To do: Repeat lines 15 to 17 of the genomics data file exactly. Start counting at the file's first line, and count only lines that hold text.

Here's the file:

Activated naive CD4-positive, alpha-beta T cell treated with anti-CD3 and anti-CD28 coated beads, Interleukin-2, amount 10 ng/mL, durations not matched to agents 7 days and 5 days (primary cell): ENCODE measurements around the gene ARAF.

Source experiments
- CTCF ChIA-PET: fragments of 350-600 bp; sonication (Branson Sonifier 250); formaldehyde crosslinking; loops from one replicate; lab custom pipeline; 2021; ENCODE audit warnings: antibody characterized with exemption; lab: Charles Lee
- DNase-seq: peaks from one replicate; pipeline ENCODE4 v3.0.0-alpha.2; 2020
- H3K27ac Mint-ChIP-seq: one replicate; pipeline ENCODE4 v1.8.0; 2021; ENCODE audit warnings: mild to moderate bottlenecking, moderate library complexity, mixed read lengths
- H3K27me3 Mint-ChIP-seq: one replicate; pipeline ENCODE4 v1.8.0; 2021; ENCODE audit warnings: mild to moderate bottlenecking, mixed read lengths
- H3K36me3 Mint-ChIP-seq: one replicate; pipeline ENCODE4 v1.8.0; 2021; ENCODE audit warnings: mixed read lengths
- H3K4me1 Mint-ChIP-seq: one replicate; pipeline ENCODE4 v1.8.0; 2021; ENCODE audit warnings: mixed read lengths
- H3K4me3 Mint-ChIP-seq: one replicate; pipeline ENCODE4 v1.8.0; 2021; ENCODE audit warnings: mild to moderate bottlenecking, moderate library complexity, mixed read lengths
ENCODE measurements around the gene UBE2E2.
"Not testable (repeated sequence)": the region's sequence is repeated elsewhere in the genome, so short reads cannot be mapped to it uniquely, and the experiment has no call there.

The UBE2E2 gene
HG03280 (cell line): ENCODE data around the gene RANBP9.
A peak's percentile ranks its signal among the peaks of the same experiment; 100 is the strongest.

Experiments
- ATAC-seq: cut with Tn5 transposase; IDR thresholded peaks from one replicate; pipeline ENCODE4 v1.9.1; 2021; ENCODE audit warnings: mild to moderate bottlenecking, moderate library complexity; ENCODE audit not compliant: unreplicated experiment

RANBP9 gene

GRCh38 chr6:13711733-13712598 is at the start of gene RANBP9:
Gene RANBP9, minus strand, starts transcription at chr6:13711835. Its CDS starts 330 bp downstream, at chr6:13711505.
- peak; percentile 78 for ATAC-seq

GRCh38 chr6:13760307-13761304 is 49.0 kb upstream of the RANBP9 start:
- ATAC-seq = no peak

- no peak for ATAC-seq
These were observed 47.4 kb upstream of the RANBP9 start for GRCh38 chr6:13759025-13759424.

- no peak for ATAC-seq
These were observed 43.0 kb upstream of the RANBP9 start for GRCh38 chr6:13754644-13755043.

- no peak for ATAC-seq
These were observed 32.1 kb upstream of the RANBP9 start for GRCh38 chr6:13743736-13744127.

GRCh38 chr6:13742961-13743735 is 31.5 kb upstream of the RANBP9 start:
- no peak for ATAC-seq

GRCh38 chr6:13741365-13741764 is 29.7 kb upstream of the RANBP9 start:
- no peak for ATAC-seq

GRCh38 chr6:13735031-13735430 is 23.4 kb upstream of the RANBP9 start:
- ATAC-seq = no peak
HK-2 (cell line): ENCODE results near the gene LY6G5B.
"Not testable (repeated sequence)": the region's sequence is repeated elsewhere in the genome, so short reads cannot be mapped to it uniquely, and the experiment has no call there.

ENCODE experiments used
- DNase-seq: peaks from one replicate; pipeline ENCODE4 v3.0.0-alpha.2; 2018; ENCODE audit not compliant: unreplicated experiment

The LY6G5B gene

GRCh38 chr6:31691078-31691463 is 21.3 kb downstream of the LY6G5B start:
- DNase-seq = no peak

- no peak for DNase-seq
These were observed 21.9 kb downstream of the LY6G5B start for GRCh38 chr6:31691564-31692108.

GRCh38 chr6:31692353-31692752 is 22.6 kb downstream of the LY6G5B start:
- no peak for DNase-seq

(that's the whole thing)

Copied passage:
Experiments
- ATAC-seq: cut with Tn5 transposase; IDR thresholded peaks from one replicate; pipeline ENCODE4 v1.9.1; 2021; ENCODE audit warnings: mild to moderate bottlenecking, moderate library complexity; ENCODE audit not compliant: unreplicated experiment

RANBP9 gene